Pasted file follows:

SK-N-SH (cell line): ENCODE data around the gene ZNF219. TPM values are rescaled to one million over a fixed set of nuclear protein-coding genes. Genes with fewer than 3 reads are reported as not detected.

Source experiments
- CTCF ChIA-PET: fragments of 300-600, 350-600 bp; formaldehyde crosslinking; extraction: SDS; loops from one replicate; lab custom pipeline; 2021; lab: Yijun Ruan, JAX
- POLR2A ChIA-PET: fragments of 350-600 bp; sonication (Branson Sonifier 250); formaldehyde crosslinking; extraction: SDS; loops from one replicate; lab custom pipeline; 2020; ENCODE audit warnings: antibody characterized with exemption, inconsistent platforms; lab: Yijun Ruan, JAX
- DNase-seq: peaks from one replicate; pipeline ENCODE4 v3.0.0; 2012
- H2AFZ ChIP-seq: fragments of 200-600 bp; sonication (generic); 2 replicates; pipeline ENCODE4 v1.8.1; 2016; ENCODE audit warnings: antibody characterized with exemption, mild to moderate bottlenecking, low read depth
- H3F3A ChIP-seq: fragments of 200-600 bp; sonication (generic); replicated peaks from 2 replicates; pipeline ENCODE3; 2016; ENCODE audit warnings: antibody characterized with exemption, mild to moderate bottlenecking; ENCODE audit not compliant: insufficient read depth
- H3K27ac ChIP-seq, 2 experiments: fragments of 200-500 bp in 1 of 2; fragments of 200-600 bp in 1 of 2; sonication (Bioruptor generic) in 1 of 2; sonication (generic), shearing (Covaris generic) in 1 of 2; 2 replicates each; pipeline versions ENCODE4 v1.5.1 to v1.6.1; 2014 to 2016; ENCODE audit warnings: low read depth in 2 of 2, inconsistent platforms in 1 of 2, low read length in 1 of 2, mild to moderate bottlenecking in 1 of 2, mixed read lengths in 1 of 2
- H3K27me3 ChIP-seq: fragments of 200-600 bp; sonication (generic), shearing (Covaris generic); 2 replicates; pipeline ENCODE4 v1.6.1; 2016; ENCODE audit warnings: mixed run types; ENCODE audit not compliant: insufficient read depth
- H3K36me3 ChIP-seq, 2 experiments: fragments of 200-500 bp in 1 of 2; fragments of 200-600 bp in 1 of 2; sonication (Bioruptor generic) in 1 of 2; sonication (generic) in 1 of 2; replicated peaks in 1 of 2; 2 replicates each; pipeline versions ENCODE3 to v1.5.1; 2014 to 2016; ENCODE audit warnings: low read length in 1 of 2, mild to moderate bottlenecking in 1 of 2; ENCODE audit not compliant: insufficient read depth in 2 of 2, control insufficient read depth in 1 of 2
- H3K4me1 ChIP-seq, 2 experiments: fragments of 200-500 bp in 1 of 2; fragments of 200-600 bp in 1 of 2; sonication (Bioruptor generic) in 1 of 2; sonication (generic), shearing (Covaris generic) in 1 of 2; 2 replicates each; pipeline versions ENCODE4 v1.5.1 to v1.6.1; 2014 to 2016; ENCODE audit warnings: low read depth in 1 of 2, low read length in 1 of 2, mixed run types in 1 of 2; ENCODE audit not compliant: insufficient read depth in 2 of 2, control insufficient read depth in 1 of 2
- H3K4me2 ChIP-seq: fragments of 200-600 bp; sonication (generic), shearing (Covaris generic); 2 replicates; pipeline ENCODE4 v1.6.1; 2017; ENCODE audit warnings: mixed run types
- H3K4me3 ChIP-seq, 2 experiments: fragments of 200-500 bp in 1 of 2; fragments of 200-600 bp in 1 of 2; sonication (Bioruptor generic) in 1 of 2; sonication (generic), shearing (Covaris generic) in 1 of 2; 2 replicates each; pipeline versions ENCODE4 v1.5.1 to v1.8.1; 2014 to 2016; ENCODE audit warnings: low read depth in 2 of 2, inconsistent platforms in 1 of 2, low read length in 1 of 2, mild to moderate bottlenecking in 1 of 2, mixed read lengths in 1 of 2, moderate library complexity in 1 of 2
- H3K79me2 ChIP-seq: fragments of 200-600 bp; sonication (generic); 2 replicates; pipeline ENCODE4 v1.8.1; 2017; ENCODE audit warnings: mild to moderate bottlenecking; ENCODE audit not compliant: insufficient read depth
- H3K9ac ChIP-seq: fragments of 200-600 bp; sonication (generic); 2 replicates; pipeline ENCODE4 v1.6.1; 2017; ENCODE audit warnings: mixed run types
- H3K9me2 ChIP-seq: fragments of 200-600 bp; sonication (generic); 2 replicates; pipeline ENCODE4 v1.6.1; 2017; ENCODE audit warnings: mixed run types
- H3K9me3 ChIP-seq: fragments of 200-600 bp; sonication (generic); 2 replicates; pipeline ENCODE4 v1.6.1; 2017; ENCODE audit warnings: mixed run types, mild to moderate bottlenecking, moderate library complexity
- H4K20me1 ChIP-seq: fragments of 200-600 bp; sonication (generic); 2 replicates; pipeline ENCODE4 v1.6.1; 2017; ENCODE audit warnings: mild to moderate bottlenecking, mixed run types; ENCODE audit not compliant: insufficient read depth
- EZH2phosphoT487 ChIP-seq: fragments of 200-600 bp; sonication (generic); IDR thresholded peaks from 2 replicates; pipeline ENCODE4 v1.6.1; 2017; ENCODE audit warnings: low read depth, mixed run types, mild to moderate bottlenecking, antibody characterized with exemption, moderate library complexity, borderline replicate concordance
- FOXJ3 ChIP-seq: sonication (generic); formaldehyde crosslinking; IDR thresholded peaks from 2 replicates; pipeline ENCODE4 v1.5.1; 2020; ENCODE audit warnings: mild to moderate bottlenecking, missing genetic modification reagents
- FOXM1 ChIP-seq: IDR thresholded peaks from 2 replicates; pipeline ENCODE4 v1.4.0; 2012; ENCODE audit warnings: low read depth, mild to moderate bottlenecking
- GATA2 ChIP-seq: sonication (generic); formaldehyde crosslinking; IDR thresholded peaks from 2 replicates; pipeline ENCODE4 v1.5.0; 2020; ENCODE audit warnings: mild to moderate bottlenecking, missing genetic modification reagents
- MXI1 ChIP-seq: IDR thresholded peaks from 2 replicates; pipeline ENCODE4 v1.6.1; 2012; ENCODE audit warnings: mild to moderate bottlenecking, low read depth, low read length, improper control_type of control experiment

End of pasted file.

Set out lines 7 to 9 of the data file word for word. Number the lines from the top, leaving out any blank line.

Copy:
- H3F3A ChIP-seq: fragments of 200-600 bp; sonication (generic); replicated peaks from 2 replicates; pipeline ENCODE3; 2016; ENCODE audit warnings: antibody characterized with exemption, mild to moderate bottlenecking; ENCODE audit not compliant: insufficient read depth
- H3K27ac ChIP-seq, 2 experiments: fragments of 200-500 bp in 1 of 2; fragments of 200-600 bp in 1 of 2; sonication (Bioruptor generic) in 1 of 2; sonication (generic), shearing (Covaris generic) in 1 of 2; 2 replicates each; pipeline versions ENCODE4 v1.5.1 to v1.6.1; 2014 to 2016; ENCODE audit warnings: low read depth in 2 of 2, inconsistent platforms in 1 of 2, low read length in 1 of 2, mild to moderate bottlenecking in 1 of 2, mixed read lengths in 1 of 2
- H3K27me3 ChIP-seq: fragments of 200-600 bp; sonication (generic), shearing (Covaris generic); 2 replicates; pipeline ENCODE4 v1.6.1; 2016; ENCODE audit warnings: mixed run types; ENCODE audit not compliant: insufficient read depth